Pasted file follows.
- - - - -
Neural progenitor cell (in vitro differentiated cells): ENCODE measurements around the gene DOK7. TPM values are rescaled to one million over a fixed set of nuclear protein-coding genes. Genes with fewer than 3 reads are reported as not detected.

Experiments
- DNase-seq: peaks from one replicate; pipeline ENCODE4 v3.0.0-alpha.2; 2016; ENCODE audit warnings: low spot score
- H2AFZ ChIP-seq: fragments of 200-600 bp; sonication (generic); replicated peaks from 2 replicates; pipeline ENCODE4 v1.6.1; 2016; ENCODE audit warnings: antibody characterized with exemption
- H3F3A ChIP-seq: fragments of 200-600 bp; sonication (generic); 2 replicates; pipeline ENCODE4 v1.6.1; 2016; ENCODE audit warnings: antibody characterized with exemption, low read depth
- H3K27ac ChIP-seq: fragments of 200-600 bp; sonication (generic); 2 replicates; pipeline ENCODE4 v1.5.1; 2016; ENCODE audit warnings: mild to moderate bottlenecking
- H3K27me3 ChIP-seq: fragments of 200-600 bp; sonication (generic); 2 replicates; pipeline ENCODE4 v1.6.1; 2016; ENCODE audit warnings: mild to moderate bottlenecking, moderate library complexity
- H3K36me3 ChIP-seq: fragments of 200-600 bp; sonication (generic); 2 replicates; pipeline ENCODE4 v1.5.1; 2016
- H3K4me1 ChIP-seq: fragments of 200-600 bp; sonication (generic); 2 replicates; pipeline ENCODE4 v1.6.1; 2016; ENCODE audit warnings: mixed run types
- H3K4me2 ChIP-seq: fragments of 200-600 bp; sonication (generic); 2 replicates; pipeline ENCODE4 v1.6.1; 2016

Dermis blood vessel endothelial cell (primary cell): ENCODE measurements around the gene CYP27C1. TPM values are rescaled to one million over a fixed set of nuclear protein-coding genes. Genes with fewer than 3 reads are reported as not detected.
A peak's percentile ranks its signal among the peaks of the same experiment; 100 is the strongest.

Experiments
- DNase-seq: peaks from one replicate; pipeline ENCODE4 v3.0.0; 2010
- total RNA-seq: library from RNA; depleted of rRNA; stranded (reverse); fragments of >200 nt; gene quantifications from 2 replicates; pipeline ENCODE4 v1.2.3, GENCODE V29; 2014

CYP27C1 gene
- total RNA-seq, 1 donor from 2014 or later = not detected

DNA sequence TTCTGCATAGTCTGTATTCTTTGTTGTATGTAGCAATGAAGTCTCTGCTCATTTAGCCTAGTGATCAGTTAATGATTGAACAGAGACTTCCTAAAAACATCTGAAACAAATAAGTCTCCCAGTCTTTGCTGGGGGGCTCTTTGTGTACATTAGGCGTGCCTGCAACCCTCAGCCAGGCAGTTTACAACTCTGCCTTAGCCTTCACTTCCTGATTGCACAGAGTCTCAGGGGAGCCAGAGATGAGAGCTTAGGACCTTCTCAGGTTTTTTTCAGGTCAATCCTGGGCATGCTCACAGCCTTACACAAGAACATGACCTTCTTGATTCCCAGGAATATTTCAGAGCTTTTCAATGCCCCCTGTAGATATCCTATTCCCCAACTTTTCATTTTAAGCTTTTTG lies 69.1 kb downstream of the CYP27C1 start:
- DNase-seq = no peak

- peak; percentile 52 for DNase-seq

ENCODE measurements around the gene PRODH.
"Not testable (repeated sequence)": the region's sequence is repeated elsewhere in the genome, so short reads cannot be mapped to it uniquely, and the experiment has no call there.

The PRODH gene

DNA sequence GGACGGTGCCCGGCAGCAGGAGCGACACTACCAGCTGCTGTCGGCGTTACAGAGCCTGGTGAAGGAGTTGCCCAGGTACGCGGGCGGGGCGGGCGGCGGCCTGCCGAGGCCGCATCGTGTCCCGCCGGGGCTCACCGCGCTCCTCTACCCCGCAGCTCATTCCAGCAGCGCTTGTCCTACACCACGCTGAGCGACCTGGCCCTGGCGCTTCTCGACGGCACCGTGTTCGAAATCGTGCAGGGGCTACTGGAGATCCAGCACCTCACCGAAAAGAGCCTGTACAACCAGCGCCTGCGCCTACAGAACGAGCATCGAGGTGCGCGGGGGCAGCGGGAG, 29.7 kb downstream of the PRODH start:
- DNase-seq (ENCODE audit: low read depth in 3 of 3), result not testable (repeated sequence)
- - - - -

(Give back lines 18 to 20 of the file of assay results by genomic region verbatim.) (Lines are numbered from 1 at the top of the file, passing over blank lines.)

DNA sequence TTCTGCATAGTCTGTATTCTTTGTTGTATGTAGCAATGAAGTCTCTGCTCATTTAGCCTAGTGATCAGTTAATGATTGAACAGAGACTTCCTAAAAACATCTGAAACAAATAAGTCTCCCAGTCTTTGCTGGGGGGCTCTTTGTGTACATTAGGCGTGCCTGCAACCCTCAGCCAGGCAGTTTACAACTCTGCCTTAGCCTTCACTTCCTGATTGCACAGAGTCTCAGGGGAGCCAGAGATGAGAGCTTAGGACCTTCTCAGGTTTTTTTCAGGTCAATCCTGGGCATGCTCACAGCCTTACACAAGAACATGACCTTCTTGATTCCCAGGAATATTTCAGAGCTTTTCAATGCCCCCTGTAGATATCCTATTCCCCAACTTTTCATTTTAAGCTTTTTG lies 69.1 kb downstream of the CYP27C1 start:
- DNase-seq = no peak

- peak; percentile 52 for DNase-seq